There is currently a push to see if ODAAT will get picked up by another platform (as Brooklyn 99 did, after its cancellation last year). It would be a great thing, indeed, because it’s a great show.
But the story here is as much about Netflix and platforms as it is about ODAAT.
Shows that truly are groundbreaking, that incorporate representation like ODAAT do, need support behind them to continue to thrive and grow. That support includes the platform (or network) that airs/streams them and the production companies that create them.
Which brings me to my next update.
Around February 22, word started getting out that filming for Season 4 on Wynonna Earp, the fabulous supernatural demon-infested western show with strong female, queer, and POC rep, had not started yet, and fans noticed this, and got concerned and started asking questions. A fan asked actress Melanie Scrofano on Twitter Feb. 21 why filming hadn’t started and Scrofano, who plays Wynonna, said she didn’t know.
The Wynonna Earp fandom (“Earpers”) are a savvy bunch, and the boundaries between fans, showrunner, and cast are permeable, meaning the cast often interacts with the fans on Twitter and at conventions. So, as soon as word started getting out, well they were on the case and coordinating a massive effort to save the show.
In a nutshell, IDW Entertainment, which produces the show, is out of money and that’s why filming has not begun. SyFy, which airs the show, purchased both S4 and S5, but with funding uncertain, Earpers have taken to social media and the real world to #FightForWynonna, as the campaign hashtag is known. That includes telling both SyFy and IDW how much WE means to them, what got each Earper into the show, and taking it to the streets, including — not making this up — billboards in Times Square in New York and in Los Angeles.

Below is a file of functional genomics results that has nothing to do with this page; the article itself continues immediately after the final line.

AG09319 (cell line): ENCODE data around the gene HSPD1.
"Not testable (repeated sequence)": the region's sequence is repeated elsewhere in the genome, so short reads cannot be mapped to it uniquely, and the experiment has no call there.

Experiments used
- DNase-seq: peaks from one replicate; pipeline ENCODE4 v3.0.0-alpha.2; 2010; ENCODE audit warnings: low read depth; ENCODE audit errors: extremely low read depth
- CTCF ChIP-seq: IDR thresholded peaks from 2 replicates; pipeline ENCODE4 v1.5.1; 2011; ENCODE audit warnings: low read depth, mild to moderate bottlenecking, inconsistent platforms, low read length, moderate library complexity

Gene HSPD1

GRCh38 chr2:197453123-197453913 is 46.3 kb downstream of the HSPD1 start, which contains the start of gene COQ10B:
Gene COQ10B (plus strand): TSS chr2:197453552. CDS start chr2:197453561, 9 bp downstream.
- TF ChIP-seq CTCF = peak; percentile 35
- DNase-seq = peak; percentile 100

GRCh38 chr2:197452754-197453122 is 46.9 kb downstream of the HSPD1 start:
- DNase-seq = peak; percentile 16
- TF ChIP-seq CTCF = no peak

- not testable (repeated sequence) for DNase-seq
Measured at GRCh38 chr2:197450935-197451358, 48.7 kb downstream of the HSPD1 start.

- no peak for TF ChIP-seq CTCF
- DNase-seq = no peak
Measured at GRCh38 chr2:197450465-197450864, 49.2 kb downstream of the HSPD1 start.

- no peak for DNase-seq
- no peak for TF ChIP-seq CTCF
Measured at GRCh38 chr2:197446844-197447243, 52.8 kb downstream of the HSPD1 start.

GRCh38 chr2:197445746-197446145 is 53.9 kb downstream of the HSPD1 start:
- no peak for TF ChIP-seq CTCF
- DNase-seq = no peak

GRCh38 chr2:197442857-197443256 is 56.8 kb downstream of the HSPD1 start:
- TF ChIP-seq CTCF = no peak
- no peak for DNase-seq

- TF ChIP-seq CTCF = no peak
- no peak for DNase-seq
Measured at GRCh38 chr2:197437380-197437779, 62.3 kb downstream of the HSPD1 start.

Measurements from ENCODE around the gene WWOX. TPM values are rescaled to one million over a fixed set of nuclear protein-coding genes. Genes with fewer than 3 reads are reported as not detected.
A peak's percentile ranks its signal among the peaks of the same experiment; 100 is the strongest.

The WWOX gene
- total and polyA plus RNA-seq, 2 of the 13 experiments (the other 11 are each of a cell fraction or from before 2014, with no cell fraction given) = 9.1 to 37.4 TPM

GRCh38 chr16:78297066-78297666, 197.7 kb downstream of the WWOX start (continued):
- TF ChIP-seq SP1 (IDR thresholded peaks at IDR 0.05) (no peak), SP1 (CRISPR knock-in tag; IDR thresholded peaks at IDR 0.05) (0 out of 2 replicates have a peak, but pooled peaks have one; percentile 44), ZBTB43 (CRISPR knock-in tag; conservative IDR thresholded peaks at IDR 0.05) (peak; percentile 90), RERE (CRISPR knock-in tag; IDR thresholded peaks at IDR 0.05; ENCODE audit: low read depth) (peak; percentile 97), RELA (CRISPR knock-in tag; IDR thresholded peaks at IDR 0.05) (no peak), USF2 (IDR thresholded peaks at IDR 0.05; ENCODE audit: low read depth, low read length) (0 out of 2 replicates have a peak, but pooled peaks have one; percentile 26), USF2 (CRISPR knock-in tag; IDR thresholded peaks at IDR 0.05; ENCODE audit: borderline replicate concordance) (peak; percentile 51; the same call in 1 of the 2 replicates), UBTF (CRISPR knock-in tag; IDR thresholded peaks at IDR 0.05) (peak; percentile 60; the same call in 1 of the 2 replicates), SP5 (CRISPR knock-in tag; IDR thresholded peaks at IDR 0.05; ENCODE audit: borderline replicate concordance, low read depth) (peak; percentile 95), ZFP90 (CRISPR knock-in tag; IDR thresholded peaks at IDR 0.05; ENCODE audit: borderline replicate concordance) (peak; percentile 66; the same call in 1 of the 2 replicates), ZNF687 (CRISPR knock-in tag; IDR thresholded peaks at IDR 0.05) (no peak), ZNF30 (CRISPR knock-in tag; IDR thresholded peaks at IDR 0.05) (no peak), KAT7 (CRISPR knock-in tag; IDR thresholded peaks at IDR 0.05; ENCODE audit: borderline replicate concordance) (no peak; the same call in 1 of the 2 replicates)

Showrunner Emily Andras and Melanie Scrofano got a billboard of their own in Times Square thanking the fans for fighting for the show.
In a statement at Vulture, IDW said that it
is committed to continuing to tell the Wynonna Earp story. Much like the fans, we are passionate about not only the series, but the comics, the characters and the overall message that the Wynonna Earp franchise carries. We are in the process of working out the details for how the Wynonna story will continue and will share new details very soon.
Well, that statement was February 22, so…still waiting. Meanwhile, Earpers (myself included) continue to #FightForWynonna.
Point being, representation DOES matter. I’ve read dozens of Tweets from fellow Earpers talking about how important the show is to them, how important it is to see themselves repped on screen. Similar statements are echoing across the ODAAT fandom.
And they’re not just about that. As media reporter Ryan McGee Tweeted in a thread after news of ODAAT’s cancellation broke,
He first realized post-Clexa on The 100, he Tweeted, that everybody should have shows that speak to them, but that it’s clear that this isn’t true for everyone. As a result, it’s something he’s tried to take seriously ever since. “This isn’t being woke,” he says. “It’s just common sense compassion.”
These shows aren’t about me, he concludes. “But they have forged a better me.”
And that’s what representation means and why it is so important. It can change lives, as it resonates with those who see themselves positively portrayed in media, and it can help open the eyes of those who are always repped.
Happy Friday, and #SaveODAAT and #FightForWynonna.